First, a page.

Subject vs. Object
Certain pronouns change their form depending on whether they’re used as subjects or objects. These include the pronouns “who(ever)/whom(ever),” “I/me,” “she/her,” “he/him,” “they/them” and “we/us.” The ones that cause the most trouble are the first two subject/object pairs.
Most of the time it’s easy to figure out which one is right: “I’m going to do well on this quiz!” But in other cases, the right answer can be tricky: “We’ll give a prize to whoever we think deserves one.” (Should that “whoever” be “whomever”?)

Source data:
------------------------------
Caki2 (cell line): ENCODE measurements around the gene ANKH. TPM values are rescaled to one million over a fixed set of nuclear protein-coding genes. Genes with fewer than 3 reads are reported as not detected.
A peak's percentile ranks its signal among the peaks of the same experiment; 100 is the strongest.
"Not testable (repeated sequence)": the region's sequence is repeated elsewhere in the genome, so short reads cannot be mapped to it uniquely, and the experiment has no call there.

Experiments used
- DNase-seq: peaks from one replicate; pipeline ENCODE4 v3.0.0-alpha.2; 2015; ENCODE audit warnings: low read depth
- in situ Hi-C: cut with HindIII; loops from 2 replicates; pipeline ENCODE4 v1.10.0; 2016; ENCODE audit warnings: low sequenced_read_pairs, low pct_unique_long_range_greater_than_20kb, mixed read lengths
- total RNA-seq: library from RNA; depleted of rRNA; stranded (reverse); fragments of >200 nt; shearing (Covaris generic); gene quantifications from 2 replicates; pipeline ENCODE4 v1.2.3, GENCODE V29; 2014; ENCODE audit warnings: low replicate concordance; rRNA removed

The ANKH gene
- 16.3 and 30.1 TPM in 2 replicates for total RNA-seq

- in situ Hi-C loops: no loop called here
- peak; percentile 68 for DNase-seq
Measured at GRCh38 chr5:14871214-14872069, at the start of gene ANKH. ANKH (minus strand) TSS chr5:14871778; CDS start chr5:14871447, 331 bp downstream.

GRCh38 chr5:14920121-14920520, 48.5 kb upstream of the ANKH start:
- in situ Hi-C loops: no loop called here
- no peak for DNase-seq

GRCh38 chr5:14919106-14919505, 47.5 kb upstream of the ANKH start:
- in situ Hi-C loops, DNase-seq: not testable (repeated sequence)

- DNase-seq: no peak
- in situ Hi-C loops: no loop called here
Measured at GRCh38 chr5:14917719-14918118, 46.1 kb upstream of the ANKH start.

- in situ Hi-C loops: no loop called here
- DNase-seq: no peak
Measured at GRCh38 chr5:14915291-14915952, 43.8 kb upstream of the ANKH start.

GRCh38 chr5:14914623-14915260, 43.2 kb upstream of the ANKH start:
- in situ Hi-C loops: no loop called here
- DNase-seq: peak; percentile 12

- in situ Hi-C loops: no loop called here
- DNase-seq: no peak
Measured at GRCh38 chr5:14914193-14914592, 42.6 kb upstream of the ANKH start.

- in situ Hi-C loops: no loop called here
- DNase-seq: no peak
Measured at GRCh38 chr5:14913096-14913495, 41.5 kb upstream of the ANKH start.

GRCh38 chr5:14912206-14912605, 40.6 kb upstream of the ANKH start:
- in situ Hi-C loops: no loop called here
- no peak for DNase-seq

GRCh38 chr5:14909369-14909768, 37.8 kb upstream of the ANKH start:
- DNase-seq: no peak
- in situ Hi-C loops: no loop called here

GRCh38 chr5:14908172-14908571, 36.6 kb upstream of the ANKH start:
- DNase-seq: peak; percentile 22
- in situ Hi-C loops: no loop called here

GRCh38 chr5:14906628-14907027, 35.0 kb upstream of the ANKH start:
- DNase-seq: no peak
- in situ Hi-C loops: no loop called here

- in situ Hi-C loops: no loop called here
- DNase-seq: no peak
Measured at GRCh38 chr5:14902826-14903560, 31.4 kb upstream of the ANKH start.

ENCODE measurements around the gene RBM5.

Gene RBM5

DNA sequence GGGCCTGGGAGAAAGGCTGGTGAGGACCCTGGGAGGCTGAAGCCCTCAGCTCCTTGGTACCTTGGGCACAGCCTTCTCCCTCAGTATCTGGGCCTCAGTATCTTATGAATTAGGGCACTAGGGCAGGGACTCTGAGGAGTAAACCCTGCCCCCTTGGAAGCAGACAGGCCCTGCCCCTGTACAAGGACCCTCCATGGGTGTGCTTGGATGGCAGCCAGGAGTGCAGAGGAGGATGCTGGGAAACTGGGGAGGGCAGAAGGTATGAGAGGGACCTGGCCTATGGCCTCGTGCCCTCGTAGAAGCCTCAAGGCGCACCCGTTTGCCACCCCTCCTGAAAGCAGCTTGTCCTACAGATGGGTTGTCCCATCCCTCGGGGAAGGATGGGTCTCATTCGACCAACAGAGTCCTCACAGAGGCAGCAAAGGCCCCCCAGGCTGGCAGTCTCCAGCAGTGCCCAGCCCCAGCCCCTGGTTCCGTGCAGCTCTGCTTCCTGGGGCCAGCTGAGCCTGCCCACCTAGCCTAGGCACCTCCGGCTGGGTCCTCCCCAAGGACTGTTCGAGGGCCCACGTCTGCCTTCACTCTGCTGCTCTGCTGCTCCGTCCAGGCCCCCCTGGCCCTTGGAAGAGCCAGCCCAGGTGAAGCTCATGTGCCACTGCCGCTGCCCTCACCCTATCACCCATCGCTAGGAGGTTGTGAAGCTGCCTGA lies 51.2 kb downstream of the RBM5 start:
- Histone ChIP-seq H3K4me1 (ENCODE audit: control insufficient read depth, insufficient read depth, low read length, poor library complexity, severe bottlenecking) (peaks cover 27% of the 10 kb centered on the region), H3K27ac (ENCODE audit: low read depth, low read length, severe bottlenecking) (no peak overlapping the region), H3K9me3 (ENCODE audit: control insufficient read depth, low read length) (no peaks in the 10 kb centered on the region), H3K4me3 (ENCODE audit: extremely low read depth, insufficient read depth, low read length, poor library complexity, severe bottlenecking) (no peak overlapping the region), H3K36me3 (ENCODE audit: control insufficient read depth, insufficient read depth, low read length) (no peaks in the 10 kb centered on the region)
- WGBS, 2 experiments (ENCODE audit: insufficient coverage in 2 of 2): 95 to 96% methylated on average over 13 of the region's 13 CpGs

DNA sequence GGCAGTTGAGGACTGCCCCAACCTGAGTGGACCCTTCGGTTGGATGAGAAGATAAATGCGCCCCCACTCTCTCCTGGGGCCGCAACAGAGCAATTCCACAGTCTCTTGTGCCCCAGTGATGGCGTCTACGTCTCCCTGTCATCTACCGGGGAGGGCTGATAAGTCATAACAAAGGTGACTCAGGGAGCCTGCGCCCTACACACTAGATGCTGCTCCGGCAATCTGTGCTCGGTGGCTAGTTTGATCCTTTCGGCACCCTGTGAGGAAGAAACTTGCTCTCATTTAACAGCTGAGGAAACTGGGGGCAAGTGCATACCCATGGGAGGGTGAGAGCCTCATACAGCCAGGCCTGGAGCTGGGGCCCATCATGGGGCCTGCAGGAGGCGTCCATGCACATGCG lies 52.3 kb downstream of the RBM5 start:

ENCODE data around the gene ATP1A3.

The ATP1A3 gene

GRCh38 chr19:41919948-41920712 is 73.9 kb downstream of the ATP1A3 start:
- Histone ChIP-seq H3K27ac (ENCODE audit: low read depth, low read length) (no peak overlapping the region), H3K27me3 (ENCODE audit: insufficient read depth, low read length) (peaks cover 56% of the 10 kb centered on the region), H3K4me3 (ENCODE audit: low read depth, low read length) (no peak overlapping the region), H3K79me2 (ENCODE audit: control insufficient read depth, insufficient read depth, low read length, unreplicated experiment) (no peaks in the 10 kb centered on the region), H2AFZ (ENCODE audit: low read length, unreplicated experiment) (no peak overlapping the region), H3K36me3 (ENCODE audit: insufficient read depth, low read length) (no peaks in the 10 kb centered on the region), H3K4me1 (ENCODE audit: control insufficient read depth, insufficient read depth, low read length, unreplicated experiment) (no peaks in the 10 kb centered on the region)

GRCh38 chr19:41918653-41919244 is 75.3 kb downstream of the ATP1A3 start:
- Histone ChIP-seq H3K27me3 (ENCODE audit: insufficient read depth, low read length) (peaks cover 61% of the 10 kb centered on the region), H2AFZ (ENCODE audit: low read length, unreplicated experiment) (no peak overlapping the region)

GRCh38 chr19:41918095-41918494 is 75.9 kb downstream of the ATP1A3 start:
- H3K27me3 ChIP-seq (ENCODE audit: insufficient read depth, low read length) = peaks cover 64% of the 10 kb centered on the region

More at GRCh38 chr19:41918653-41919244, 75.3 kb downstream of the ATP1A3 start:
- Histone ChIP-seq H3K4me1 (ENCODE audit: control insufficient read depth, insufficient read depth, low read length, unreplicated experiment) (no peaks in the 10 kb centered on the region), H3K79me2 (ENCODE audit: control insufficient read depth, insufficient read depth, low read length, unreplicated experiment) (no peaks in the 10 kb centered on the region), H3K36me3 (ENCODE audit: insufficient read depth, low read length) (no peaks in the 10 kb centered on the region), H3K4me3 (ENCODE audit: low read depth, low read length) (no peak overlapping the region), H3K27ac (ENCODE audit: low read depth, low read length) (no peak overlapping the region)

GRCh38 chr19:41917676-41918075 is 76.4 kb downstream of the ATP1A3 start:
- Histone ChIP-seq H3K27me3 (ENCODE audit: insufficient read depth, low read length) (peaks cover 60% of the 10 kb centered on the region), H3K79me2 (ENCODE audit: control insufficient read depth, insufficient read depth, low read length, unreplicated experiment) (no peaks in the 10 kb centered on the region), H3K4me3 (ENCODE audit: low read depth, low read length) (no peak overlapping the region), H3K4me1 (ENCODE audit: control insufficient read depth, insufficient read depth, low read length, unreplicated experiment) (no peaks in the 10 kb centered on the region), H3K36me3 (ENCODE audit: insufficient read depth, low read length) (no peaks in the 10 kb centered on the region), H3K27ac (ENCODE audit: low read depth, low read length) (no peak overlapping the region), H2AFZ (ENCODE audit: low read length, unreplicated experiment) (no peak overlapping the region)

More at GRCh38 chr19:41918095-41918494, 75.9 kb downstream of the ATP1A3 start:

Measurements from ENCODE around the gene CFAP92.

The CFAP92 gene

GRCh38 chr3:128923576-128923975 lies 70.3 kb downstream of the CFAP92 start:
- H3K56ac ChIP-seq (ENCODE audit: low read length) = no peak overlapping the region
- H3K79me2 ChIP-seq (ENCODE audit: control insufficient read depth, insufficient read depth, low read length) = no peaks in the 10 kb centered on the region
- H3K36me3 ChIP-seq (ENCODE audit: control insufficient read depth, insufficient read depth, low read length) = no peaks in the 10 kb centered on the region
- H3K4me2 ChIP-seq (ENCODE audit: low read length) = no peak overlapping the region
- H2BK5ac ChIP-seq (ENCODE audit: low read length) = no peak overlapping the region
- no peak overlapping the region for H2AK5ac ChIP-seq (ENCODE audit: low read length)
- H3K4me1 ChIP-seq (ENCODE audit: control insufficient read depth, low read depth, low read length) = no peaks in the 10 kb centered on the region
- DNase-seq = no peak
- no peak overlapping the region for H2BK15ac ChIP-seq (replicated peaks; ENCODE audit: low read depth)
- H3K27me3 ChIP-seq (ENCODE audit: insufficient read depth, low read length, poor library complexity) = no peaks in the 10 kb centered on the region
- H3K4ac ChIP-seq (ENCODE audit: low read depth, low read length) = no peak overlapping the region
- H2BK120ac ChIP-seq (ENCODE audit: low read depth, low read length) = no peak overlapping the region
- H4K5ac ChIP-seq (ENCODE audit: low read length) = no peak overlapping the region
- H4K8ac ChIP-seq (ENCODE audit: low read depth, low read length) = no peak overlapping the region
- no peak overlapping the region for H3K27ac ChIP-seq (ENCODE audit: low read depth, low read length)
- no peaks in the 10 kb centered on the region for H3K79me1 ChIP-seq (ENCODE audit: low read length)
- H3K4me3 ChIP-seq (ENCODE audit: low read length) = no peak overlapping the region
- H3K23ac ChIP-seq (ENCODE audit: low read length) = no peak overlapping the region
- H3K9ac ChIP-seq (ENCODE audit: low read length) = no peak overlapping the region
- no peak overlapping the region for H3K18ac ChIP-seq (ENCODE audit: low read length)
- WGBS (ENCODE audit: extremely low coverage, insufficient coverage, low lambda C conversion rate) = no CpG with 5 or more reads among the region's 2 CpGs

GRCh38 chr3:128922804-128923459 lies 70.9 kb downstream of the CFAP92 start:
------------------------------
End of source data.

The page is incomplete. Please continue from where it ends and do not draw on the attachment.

In casual prose and conversation, the rules are often disregarded. In formal contexts, however, the subject/object distinction remains an important one. This quiz is designed to help you refresh your editorial instincts and polish your skills.
Note: This quiz is looking for answers that reflect formally correct usage, which won’t necessarily coincide with common usage. It is designed to test your knowledge of chapter 5 in the 17th edition of CMOS.
Chicago Style Workout 59: Who, Me?
Top image: Gilbert Stuart Newton, Portia and Bassanio, 1831, oil on canvas, from act 3, scene 2, of Shakespeare’s The Merchant of Venice. © Victoria and Albert Museum, London.
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